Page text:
Randy Yohe Published

Tempers Flare In House Debate Over Arming Teachers

A group of young children, many with a hand raised, sit on the floor in front of a smiling, blonde woman wearing a light green sweater and holding a picture book in front of the group. The scene is set in front of shelves of books in the background.
Teachers could carry concealed firearms on their person if HB 4299 becomes law.

A contentious debate over the much-talked-about bill on third reading to arm teachers as concealed carry protection officers took place in the House of Delegates on Wednesday.

House Bill 4299 permits staff in K-12 schools to be authorized to carry concealed firearms, along with tasers and stun guns, and become a designated school protection officer, or SPO. The bill states that any SPO would be on a voluntary basis.

The bill gives county school districts the option to establish, or not establish, SPOs at their schools. A bill amendment raised would mandate that a school district must assign a teacher who decided on their own to take the full training, in concealed carry and crisis intervention, to be an armed SPO.

Del. Evan Hansen, D-Monongalia, opposed the amendment. He said it rejects the original choice for school districts to opt in or out of having School Resource Officers.

“This amendment would force the school system to allow guns into schools with school protection officers,” Hansen said. “Even if they have made a policy decision to go another route with the School Resource Officers, or the school security officers. It overrides that local control.” 

Del. Todd Kirby, R-Raleigh, was among several who supported a teacher’s right to opt in as an SPO themselves.

“Any teacher, any school personnel is going to pick up the mantle and take on this responsibility, which is voluntary in nature,” Kirby said. “So, it is permissive. That allows individual teachers to make up their own mind as to whether or not they think this is good for them or their classroom. But if we allow it to be quote unquote, permissive with the school boards, then you might as well not even pass this bill.”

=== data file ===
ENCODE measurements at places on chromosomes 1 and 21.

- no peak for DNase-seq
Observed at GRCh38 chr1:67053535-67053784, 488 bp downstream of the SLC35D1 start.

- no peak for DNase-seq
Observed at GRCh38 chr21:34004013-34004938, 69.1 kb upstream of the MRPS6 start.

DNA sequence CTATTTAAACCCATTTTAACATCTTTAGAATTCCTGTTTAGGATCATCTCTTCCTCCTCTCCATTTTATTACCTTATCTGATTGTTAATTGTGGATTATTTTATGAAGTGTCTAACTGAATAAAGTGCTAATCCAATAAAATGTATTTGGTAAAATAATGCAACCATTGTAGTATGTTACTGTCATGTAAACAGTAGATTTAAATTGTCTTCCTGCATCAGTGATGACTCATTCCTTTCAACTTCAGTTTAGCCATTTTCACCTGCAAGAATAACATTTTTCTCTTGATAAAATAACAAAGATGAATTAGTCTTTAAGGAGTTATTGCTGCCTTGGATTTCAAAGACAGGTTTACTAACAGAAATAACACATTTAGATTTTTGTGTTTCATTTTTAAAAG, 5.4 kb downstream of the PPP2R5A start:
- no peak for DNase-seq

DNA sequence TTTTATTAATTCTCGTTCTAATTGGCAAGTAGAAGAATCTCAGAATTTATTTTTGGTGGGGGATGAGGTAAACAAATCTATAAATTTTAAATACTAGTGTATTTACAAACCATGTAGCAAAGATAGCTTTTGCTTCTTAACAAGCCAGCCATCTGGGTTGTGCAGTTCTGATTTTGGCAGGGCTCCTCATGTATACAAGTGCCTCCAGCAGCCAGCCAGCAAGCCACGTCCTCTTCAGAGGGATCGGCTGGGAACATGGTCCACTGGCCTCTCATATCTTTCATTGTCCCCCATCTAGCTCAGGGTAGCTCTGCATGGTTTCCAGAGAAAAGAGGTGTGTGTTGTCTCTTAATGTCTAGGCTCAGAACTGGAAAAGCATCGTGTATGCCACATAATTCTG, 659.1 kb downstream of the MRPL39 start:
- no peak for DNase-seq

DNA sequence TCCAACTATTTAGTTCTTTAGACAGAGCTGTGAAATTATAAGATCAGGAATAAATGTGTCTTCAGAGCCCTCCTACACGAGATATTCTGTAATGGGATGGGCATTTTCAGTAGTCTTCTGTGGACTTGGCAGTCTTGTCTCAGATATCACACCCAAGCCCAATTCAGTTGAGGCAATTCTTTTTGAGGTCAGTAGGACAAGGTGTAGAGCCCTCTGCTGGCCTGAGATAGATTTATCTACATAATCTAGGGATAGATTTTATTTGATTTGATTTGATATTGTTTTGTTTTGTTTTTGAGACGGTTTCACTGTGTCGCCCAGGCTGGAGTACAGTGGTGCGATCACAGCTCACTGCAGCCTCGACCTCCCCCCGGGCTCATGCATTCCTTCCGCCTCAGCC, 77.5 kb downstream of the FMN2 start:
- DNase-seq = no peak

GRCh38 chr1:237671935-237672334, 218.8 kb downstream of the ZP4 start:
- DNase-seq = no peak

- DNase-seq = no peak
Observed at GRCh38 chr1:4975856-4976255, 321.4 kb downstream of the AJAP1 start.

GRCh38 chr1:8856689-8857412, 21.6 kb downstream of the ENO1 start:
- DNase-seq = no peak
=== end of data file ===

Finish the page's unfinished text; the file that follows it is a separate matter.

The amendment passed 79-21.  

In debating the bill itself, Del. Kayla Young, D-Kanawha, opposed the proposal, worrying about safety and implementation.  

“I’m worried that there was such little training, that these folks are not going to be accurately prepared to do this,” Young said. “I think that in this legislature, we’ve already passed really good stuff to keep kids safe in schools this year, the school guardian bill to allow those law enforcement officers who have like 25 weeks of training to come back into the schools and protect our kids.”

Del. Chris Phillips, R-Barbour, supported the bill, speaking as a parent who got a school lockdown call.

“We had a student hold an entire classroom hostage in school,” he said. “I had my son and my niece and at that moment, all I cared about was it. All I hoped for was that there was someone there to protect my son. Unfortunately, there wasn’t. The teacher did everything she could, got the kids against the wall, said if they come in, we’ll try to take them down.”

Del. Shawn Fluharty, D-Ohio, opposed the bill to arm teachers, saying there is no public consensus for the measure.

“Not a single expert came in and said, ‘We need this legislation.’ Not a single principal came in and said, ‘I want this for my schools.’ Nobody from the school district came in and said, ‘We need this legislation.’ We sat through the committee process, none of that came up. No parental notification, no student notification,” Fluharty said.

Bill co-sponsor Kirby said the proposal safeguards school classrooms and acts as a proactive school shooter deterrent.

This just provides an additional layer that would make anyone that wants to come into our schools and harm our beautiful children, make them think twice about doing that,” Kirby said. “Because the classroom they go into, there could be an armed teacher, or an armed personnel member that would confront them and stop the reign of terror.”

After lengthy back and forth debate continued along party lines, HB 4299 passed 89-11 and now goes to the Senate.